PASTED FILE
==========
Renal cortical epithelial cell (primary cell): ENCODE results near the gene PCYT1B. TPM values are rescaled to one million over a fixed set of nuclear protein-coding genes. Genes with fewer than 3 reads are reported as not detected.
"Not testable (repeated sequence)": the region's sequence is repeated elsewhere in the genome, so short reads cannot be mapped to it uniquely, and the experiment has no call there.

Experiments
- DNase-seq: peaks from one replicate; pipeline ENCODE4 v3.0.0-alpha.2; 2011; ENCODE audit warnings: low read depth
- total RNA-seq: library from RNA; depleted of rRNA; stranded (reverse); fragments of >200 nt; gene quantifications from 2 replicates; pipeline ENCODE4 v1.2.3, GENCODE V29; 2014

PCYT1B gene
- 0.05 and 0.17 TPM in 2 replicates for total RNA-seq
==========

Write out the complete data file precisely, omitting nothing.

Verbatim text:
Renal cortical epithelial cell (primary cell): ENCODE results near the gene PCYT1B. TPM values are rescaled to one million over a fixed set of nuclear protein-coding genes. Genes with fewer than 3 reads are reported as not detected.
"Not testable (repeated sequence)": the region's sequence is repeated elsewhere in the genome, so short reads cannot be mapped to it uniquely, and the experiment has no call there.

Experiments
- DNase-seq: peaks from one replicate; pipeline ENCODE4 v3.0.0-alpha.2; 2011; ENCODE audit warnings: low read depth
- total RNA-seq: library from RNA; depleted of rRNA; stranded (reverse); fragments of >200 nt; gene quantifications from 2 replicates; pipeline ENCODE4 v1.2.3, GENCODE V29; 2014

PCYT1B gene
- 0.05 and 0.17 TPM in 2 replicates for total RNA-seq